First of all, let me talk a little bit about the cell nucleus. It's shown here in diagrammatic form.
We normally talk about the nucleus during the interphase part of the cell cycle.
That's when the nucleus is bound by a nuclear envelope or a nuclear membrane and not undergoing mitosis.
The nucleus you see here has a tiny circular structure colored green, which is the nucleolus, so don't confuse
the large outer circular structure that's the nucleus with the little structure in the middle, the nucleolus.
I'll talk about the nucleolus in a moment.
The normal cytoplasmic ratio,
the ratio between the nucleus and the cytoplasm, is usually about 2:1 or 1:1 in most cells.
In cells that are immature or precursor cells such as lymphocytes that are yet to be told what to do really,
then the cytoplasmic ratio, or at least the nucleus-cytoplasmic ratio can be about 1:1. Very little cytoplasm.
A lymphocyte, for instance, traveling around the body in the blood waiting to detect an antigen
really isn't doing anything, but when it detects that antigen, it will then produce or grow its factory
to create different components to help fight that antigen,
And so the cytoplasm will increase in volume, but until then, the nucleus- cytoplasmic ratio is quite small.
Most cells that you will study in histology are mononucleate.
In other words, they only have one nucleus.
A couple of cells don't have a nucleus at all.
For instance, the erythrocyte or red blood cell or the thrombocyte or platelet.
Some cells actually have two nuclei or they're binucleate.
Some even can be multinucleated.
Have a look at this slide.
Look at the top left-hand image.
One of blood cells and right in the middle, you can see a neutrophil.
That neutrophil has what we call a segmented nucleus.
The nucleus is not a nice circular structure you normally would expect to see,
but you can see it's divided into a number of little lobes.
It's that dark purple-stained structure within the neutrophil in blood.
On the top right-hand side, if you look at the very surface cells, they stain slightly more pinker,
and if you look carefully at some of those cells, they each contain two nuclei or they're binucleate.
And down the bottom left hand side, this is a section through the heart,
and if you look towards the top along the few cells that make up the top lining,
there are a few cells there that look like they're two eyes looking out at you.
They're binucleate Purkinje cell fibers that help in the conducting mechanism through the heart.
Again, they're binucleate.
On the bottom right hand side, you see an image of two skeletal muscle fibers. They're multinucleated.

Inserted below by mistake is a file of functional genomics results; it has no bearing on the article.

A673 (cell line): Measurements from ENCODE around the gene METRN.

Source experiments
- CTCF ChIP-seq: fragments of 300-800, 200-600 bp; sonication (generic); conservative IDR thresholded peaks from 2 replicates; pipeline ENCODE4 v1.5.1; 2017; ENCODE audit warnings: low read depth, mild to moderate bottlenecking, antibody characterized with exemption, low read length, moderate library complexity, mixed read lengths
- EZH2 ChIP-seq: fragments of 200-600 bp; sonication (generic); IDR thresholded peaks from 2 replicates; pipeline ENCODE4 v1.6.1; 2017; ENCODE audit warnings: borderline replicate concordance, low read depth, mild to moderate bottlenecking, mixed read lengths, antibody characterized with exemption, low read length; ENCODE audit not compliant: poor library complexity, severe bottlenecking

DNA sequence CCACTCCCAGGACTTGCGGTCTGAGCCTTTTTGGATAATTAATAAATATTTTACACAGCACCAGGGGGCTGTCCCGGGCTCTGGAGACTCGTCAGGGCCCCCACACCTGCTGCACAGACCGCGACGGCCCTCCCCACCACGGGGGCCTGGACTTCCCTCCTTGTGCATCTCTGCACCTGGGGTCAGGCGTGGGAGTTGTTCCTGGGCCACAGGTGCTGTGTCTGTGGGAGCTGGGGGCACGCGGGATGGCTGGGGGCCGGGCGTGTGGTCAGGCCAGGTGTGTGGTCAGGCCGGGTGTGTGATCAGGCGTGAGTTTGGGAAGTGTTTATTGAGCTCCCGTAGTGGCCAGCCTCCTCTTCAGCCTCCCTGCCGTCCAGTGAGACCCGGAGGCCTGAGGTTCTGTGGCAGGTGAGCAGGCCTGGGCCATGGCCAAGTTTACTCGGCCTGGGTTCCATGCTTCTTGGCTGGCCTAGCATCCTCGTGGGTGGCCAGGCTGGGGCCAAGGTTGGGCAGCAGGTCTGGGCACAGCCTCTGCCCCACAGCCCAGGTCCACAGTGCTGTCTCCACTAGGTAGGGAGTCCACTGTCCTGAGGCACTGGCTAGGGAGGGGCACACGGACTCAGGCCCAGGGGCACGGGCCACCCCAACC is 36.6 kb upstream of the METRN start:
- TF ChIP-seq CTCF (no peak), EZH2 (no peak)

You can see very elongated nuclei running on the periphery of this skeletal muscle cell.
Now, I said skeletal muscle fiber earlier because really, when you think about skeletal muscles,
those cells can extend long distances.
We have the sartorius muscle for instance in our thigh that can go from a region near the hip
all the way down across the knee.
So these skeletal muscle cells traveling that distance, it makes more sense to call them a fiber.
But you can see how multinucleated they would need to be, and skeletal muscle fibers like you see here
as well as the cardiac muscle fibers you see on the bottom left hand image,
sometimes, when cells develop through the fusion of lots of smaller cells during development,
we tend to call them a syncytium, so skeletal muscle really is a fiber that's a syncytium of lots of little cells
that join together or fuse during the very early development of these skeletal muscle cells or fibers.
The shape of the nuclei is usually circular, but again as I might have mentioned earlier,
they can be also elongated or columnar, and that's a good indication of the shape of the cell itself.
We've already seen in that neutrophil that the nucleus can sometimes be segmented,
and in the case of a megakaryocyte, they can be multi-lobed.
Now let's look at them in a little bit more detail.
If you look at the nuclear membrane shown in the image here, you can see that it's a bilayer.
It's a double envelope.
We call it the nuclear envelope sometimes, instead of the nuclear membrane.
And what you can see in the left-hand side of the image is a whole lot of proteins that make up a nuclear pore,
and look at the diagram on the right.
These nuclear pores occur all the
way around the nuclear envelope,
and they're very important because they allow the transfer of materials in and out of the nucleus.
For instance, RNA or ribonucleic acid needs to travel from the nucleolus out through these pores into the cell cytoplasm.
Focus again on this diagram. Again, pick out the nuclear pores that I just described and now, let's look inside the nucleus itself.